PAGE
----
a simple lemon tart
Brian and I had a friend to dinner last week and I really wanted to serve a dessert. I searched for, and tried to think of, some type of strawberry tart, but realized that I hate to cook strawberries. I think it halves the deliciousness. And so, I made a lemon tart.
You probably remember your precious tarte au citron from your careless days spent on the Rive Gauche, but I’m a little squeamish about tarts because of my nut allergy–any tart crust has serious almond potential–and I had never eaten a true tarte au citron. But I can say with a great deal of certainty that I will have one again.
Only slightly sweet and quite tangy, this lemon tart is serious. A thin layer of bright lemon curd and a decidedly rustic crust make for a stark dessert, elegant and understated.
Both the crust and the filling are David Lebovitz recipes. I really followed them to the letter, so I can’t claim to have adapted anything. The crust recipe is irreverent and easy. If you are really set on making a totally flaky crust I suggest you use a more traditional recipe. If, though, you are in hurry and don’t want to fuss, this is a great recipe to have in your repertoire. Because of the tendency for prebaked crusts to overcook, I pull the crust as it is just starting to take on a pale golden hue.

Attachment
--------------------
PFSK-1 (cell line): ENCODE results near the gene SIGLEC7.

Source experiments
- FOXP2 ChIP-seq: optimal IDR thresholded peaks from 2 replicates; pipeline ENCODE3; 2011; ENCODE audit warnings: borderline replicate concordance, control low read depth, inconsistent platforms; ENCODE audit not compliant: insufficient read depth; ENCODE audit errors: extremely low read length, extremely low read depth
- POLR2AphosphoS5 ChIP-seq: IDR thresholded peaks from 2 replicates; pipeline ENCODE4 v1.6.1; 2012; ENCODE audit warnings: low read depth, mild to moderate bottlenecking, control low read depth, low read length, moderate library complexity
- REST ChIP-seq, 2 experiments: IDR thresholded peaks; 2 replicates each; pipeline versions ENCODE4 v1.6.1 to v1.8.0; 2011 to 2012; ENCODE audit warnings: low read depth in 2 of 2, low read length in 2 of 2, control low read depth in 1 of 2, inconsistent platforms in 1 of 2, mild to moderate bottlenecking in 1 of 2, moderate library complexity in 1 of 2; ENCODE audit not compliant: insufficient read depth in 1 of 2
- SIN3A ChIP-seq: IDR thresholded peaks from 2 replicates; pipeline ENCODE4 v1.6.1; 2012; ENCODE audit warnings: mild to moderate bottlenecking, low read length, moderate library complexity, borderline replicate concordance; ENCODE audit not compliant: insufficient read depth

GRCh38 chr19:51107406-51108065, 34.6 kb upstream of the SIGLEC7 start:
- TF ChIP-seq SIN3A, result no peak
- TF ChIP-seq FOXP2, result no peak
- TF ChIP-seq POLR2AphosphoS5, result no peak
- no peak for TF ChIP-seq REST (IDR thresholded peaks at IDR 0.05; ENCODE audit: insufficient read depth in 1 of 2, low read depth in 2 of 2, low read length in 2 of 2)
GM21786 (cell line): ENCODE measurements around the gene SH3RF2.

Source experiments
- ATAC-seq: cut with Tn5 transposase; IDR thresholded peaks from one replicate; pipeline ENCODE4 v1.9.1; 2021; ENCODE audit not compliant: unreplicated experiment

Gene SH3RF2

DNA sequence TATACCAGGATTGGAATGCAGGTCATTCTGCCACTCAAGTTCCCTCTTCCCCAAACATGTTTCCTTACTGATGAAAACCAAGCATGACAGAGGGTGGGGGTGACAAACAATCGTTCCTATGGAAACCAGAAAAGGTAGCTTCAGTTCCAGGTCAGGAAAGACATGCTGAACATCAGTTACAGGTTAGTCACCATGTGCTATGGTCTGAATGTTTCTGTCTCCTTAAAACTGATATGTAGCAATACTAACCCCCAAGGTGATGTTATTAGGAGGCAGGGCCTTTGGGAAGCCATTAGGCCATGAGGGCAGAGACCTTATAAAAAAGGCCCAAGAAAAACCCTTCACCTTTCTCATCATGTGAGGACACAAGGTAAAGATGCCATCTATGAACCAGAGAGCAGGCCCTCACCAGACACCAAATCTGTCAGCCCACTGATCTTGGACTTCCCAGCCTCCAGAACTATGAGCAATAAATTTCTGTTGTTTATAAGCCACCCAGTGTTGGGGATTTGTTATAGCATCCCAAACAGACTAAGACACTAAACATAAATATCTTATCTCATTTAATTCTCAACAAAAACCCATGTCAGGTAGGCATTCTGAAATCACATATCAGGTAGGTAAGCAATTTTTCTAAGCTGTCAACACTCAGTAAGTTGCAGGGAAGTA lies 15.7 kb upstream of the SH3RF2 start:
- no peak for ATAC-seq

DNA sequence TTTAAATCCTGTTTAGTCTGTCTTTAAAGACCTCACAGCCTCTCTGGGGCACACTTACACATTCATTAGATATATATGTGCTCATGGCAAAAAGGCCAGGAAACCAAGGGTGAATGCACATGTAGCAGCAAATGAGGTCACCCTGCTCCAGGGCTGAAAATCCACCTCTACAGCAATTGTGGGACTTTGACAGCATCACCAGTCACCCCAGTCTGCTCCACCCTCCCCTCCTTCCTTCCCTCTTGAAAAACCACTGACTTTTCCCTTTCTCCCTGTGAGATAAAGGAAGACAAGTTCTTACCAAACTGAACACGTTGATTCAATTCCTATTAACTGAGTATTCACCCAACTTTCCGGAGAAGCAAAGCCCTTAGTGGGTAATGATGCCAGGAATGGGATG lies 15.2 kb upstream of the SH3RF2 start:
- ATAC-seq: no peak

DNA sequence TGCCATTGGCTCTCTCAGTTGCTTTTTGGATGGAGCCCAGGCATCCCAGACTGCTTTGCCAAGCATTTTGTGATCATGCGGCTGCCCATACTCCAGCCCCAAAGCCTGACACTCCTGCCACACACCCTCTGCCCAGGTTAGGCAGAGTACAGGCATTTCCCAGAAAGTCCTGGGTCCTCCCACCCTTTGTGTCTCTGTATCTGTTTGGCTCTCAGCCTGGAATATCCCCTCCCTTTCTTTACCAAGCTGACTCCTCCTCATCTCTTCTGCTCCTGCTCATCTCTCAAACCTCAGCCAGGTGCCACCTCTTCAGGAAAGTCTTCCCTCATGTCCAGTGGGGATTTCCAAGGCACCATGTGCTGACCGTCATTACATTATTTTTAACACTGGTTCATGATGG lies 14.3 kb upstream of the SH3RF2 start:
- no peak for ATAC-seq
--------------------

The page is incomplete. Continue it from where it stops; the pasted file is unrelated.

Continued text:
The lemon curd is also a cinch to make. The only annotation I would make to the Lebovitz recipe is that I cooked the tart with the curd considerably longer, 15 minutes as opposed to 5. Mainly because undercooked eggs can make my the roof of my mouth itchy and that’s unpleasant.
The tart is best on the day it’s cooked, but, kept wrapped in the refrigerator, it’s just fine the next day.